After a rather forgettable first half of the month, crypto markets bounced back strongly last week. Total market cap closed above $225 billion, having started on Monday at just over $200 billion. Ethereum, Stellar, EOS and most notably Ripple led the way, with the latter gaining over 100% across the week. With Bitcoin only seeing modest gains in comparison, from around $6,500 to $6,700, Bitcoin dominance has concurrently dropped from 55% to just over 51%.
Ripple rallies by over 100%
It was a remarkable week for the third-biggest cryptocurrency, one which even saw it threaten Ethereum for second spot – and it even claimed the coveted position briefly on Friday, a day which saw it gain around 66%, before it retreated back to third place on the weekend.
The rally seems to have been sparked by several factors, most visible among them being Thursday’s announcement from Stefan Thomas, former CTO of Ripple, that content creators from YouTube and Twitch can monetize their content by receiving funds in XRP through Thomas’ new initiative, named Coil.
And on Monday, news emerged that Ripple Labs’ much-awaited cryptocurrency service xRapid will be launched soon, possibly even as early as October. xRapid is a commercial payment service that will allow financial institutions to use XRP for cross-border transactions.
Another crypto exchange hacked
Japanese cryptocurrency exchange Zaif was the victim of a major hack on September 14th, having been discovered last Monday after investigating some server issues. According to the company behind the exchange, Tech Bureau Corp, $60 million in digital currencies were stolen, with nearly $20 million belonging to the company itself and the remainder belonging the exchange’s clients. Various quantities of Bitcoin, Bitcoin Cash and Monacoin have been stolen from the exchange’s hot wallet.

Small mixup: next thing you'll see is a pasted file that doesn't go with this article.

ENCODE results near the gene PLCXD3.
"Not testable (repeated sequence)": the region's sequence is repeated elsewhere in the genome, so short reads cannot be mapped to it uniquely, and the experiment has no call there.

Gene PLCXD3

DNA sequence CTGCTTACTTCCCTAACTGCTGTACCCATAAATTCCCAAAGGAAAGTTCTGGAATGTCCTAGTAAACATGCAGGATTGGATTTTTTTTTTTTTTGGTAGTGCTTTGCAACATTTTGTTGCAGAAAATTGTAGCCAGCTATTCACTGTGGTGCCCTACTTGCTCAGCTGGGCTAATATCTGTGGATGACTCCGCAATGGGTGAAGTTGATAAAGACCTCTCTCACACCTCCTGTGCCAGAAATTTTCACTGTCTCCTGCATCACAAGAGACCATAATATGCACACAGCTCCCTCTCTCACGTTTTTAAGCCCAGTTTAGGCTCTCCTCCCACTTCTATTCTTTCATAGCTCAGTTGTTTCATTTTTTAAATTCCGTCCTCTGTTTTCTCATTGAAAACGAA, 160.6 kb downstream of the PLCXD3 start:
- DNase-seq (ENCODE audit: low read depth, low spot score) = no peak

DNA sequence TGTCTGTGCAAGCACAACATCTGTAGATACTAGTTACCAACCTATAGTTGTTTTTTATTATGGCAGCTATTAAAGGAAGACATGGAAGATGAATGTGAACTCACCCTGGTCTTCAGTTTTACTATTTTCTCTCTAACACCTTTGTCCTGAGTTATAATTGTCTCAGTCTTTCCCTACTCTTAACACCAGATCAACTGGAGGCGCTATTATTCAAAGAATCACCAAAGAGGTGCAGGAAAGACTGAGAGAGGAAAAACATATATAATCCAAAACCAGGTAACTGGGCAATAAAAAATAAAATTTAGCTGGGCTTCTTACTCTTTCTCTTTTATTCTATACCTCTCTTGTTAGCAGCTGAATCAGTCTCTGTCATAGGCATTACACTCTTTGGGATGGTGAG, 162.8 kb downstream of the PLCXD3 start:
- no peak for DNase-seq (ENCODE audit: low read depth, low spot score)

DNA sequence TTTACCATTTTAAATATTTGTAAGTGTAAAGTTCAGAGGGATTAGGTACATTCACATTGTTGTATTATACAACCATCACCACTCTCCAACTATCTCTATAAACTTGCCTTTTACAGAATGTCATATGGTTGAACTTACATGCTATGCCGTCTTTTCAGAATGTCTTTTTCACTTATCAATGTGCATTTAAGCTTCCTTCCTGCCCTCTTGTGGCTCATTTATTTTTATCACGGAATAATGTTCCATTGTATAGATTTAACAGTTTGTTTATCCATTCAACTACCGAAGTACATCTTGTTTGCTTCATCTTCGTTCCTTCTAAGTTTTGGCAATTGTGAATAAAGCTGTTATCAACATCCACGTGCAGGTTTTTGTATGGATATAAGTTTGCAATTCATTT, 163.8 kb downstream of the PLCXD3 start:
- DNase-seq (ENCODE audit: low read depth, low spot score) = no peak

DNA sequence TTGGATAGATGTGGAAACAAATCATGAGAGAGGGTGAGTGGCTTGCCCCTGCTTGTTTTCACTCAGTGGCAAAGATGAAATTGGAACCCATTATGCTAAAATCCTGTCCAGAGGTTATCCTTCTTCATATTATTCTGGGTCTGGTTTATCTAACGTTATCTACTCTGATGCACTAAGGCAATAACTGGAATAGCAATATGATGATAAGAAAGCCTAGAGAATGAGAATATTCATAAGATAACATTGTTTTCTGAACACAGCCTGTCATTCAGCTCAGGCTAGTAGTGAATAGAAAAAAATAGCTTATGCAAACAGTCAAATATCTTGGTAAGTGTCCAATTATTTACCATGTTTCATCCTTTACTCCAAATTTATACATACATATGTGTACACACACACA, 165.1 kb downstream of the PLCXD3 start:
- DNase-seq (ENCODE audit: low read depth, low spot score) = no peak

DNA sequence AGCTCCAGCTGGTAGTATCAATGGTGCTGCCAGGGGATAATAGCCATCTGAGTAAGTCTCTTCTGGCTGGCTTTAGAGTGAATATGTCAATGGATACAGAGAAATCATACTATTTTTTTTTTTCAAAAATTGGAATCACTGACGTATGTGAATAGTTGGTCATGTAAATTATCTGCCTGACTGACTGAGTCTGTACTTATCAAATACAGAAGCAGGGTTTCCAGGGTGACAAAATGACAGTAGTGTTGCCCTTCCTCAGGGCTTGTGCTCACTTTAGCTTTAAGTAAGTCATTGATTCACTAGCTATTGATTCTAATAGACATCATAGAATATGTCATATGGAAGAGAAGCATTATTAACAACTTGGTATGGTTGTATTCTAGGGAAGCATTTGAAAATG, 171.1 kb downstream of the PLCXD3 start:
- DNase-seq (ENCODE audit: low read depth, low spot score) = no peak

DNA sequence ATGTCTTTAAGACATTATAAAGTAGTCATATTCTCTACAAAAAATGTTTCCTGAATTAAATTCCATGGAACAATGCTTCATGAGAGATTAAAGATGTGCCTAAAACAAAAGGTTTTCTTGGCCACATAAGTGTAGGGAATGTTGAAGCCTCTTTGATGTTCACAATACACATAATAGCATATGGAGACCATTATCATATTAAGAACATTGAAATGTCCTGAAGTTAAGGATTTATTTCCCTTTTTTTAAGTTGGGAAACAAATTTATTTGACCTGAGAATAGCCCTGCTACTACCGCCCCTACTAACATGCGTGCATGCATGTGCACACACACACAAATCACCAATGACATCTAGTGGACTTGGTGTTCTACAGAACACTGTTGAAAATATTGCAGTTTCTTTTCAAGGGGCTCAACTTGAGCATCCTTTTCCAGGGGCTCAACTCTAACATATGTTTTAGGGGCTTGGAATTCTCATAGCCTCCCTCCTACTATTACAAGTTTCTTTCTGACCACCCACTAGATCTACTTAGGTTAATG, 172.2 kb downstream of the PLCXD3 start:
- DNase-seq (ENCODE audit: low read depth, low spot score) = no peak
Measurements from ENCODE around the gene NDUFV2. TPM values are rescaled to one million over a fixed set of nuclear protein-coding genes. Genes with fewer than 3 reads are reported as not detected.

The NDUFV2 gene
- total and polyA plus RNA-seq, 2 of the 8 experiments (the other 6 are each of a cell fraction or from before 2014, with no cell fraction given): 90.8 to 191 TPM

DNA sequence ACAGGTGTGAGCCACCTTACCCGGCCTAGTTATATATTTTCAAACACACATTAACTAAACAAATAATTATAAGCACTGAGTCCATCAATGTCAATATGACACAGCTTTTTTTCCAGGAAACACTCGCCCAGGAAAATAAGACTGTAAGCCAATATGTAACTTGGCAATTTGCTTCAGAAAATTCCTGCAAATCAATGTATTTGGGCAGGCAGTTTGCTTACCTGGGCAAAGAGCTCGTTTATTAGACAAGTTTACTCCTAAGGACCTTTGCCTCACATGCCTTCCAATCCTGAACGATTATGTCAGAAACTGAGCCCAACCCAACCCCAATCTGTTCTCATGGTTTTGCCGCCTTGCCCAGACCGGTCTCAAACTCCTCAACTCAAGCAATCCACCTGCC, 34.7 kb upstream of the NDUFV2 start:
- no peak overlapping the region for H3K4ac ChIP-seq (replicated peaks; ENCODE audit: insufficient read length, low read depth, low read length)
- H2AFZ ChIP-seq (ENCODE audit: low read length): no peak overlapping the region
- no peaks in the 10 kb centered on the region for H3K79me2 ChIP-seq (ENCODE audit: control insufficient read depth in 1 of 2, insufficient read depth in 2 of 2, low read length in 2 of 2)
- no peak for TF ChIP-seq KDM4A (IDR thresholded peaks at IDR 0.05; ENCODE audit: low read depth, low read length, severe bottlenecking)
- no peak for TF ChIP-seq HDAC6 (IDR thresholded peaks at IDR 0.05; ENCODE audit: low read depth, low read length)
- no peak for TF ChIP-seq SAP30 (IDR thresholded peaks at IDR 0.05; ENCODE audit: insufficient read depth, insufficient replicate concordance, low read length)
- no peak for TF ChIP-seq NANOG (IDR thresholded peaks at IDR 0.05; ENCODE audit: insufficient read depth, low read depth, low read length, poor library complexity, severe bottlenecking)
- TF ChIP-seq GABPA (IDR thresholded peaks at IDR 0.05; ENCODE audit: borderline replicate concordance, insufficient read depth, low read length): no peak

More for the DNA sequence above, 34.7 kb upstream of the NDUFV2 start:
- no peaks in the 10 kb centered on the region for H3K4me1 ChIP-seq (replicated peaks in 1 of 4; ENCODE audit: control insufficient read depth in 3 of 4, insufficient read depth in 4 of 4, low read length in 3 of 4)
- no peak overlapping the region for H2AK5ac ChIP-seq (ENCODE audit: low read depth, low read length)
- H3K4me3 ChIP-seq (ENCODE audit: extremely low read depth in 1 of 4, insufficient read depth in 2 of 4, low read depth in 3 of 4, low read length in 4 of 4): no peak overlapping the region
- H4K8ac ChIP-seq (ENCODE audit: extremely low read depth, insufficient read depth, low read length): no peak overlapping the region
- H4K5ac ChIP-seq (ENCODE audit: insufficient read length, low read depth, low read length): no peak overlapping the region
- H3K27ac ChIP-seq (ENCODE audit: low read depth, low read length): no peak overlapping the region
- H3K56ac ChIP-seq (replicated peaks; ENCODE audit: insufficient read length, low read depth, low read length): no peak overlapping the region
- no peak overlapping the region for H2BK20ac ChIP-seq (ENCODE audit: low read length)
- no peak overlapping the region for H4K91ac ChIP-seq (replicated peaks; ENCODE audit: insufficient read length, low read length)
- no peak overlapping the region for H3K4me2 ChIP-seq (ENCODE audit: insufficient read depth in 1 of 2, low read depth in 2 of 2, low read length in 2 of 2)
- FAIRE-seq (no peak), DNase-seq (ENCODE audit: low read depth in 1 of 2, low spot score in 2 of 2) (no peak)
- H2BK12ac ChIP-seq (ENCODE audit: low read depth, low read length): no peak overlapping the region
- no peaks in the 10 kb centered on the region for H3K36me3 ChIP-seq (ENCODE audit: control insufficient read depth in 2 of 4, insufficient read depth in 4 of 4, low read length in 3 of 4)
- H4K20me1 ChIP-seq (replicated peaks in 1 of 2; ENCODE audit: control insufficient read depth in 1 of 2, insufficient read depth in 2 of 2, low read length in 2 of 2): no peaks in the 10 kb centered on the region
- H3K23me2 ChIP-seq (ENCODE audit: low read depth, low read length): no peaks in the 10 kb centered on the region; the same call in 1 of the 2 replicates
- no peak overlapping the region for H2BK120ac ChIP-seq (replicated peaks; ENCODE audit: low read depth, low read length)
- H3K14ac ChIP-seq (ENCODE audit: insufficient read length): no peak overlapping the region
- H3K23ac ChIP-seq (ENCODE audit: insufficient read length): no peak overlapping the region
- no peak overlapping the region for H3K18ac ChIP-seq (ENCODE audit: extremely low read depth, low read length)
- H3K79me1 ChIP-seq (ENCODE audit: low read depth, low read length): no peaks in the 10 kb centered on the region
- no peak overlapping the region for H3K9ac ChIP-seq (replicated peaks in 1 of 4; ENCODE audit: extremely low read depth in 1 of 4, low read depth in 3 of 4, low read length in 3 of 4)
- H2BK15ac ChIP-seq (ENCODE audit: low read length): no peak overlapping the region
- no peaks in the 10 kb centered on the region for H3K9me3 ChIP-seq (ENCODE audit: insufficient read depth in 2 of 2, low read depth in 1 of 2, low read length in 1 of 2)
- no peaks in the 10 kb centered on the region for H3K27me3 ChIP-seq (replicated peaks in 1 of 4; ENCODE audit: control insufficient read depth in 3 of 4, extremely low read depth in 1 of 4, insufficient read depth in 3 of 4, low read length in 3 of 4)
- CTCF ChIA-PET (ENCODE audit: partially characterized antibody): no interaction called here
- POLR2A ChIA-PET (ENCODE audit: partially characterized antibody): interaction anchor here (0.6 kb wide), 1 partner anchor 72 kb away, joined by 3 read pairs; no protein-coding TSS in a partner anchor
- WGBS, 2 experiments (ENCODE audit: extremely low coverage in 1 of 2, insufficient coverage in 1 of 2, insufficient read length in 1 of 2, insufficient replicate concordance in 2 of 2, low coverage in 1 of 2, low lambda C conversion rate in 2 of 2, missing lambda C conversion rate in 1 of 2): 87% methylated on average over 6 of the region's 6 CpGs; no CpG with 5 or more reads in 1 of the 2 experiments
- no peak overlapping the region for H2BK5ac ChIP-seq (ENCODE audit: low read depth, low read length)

Although not one of the biggest exchanges, the hack has prompted a full investigation from Japan’s main regulator, the Financial Services Agency (FSA), to determine if Tech Bureau will be able to cover Zaif’s customer losses. This should come as no surprise given the high-profile thefts suffered by Japanese exchanges in the apst, including Mt. Gox and most recently the $530 million Coincheck, which caused many to consider the FSA’s safeguards against such activity to be insufficient.
Details of potentially disastrous Bitcoin bug revealed
It was reported that a major bug in Bitcoin’s code that existed for well over a year could have been used to shut down a major chunk of the network. On Tuesday, the Bitcoin Core team issued a further disclosure which revealed that the bug was worse than previously thought, although a software patch released last week seems to have fixed the problem. The bug emerged in March 2017, as part of a block relay-related performance improvement, and could have induced nodes to prevent rejecting blocks containing transactions that spend the same coins multiple times. This would enable a type of double-spending to emerge – something Bitcoin was designed to prevent.